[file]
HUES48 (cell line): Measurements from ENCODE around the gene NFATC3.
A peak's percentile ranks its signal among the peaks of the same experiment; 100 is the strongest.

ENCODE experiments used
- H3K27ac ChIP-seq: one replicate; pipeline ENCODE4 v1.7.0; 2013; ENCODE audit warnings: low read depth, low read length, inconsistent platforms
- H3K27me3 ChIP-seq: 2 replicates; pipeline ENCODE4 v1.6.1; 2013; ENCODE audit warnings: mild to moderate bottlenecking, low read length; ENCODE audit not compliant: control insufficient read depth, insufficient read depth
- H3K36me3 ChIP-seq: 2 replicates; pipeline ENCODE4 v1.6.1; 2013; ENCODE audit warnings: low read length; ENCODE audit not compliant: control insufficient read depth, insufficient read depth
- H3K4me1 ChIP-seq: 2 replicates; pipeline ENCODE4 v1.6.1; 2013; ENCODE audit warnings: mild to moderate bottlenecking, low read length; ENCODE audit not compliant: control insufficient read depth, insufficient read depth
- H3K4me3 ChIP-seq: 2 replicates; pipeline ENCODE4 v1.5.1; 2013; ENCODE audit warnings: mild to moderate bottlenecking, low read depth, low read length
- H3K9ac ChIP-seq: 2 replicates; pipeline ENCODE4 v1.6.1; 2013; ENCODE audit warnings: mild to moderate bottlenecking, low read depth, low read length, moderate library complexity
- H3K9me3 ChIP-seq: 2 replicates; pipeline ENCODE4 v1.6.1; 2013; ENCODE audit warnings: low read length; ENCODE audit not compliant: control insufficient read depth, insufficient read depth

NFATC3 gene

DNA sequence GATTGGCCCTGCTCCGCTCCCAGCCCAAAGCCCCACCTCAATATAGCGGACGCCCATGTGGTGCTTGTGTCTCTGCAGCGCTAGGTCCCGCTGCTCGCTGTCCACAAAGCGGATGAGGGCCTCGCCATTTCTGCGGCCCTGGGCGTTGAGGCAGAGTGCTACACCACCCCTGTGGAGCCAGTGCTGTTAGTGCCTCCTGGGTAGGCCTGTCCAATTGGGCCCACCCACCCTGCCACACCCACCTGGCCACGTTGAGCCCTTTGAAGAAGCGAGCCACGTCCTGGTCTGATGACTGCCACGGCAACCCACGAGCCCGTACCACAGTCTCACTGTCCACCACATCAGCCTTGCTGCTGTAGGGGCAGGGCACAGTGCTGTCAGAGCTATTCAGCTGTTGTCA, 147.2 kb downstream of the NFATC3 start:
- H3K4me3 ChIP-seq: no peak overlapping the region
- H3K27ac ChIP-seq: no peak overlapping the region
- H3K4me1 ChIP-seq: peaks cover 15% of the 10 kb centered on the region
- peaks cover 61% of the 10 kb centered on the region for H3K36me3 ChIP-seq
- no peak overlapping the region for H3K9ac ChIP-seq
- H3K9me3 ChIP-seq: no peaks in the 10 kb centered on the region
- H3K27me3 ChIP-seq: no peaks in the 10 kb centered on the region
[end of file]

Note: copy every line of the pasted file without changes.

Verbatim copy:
HUES48 (cell line): Measurements from ENCODE around the gene NFATC3.
A peak's percentile ranks its signal among the peaks of the same experiment; 100 is the strongest.

ENCODE experiments used
- H3K27ac ChIP-seq: one replicate; pipeline ENCODE4 v1.7.0; 2013; ENCODE audit warnings: low read depth, low read length, inconsistent platforms
- H3K27me3 ChIP-seq: 2 replicates; pipeline ENCODE4 v1.6.1; 2013; ENCODE audit warnings: mild to moderate bottlenecking, low read length; ENCODE audit not compliant: control insufficient read depth, insufficient read depth
- H3K36me3 ChIP-seq: 2 replicates; pipeline ENCODE4 v1.6.1; 2013; ENCODE audit warnings: low read length; ENCODE audit not compliant: control insufficient read depth, insufficient read depth
- H3K4me1 ChIP-seq: 2 replicates; pipeline ENCODE4 v1.6.1; 2013; ENCODE audit warnings: mild to moderate bottlenecking, low read length; ENCODE audit not compliant: control insufficient read depth, insufficient read depth
- H3K4me3 ChIP-seq: 2 replicates; pipeline ENCODE4 v1.5.1; 2013; ENCODE audit warnings: mild to moderate bottlenecking, low read depth, low read length
- H3K9ac ChIP-seq: 2 replicates; pipeline ENCODE4 v1.6.1; 2013; ENCODE audit warnings: mild to moderate bottlenecking, low read depth, low read length, moderate library complexity
- H3K9me3 ChIP-seq: 2 replicates; pipeline ENCODE4 v1.6.1; 2013; ENCODE audit warnings: low read length; ENCODE audit not compliant: control insufficient read depth, insufficient read depth

NFATC3 gene

DNA sequence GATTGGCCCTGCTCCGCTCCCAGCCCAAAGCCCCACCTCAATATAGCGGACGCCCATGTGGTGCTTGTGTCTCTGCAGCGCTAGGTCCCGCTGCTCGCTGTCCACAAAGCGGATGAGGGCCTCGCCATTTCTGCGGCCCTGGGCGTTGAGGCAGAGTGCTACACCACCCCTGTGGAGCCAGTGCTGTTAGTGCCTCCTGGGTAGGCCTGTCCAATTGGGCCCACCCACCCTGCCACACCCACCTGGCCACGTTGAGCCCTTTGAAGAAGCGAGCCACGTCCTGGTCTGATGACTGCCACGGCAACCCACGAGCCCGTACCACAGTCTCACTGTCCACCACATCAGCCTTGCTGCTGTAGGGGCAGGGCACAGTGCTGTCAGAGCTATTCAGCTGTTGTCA, 147.2 kb downstream of the NFATC3 start:
- H3K4me3 ChIP-seq: no peak overlapping the region
- H3K27ac ChIP-seq: no peak overlapping the region
- H3K4me1 ChIP-seq: peaks cover 15% of the 10 kb centered on the region
- peaks cover 61% of the 10 kb centered on the region for H3K36me3 ChIP-seq
- no peak overlapping the region for H3K9ac ChIP-seq
- H3K9me3 ChIP-seq: no peaks in the 10 kb centered on the region
- H3K27me3 ChIP-seq: no peaks in the 10 kb centered on the region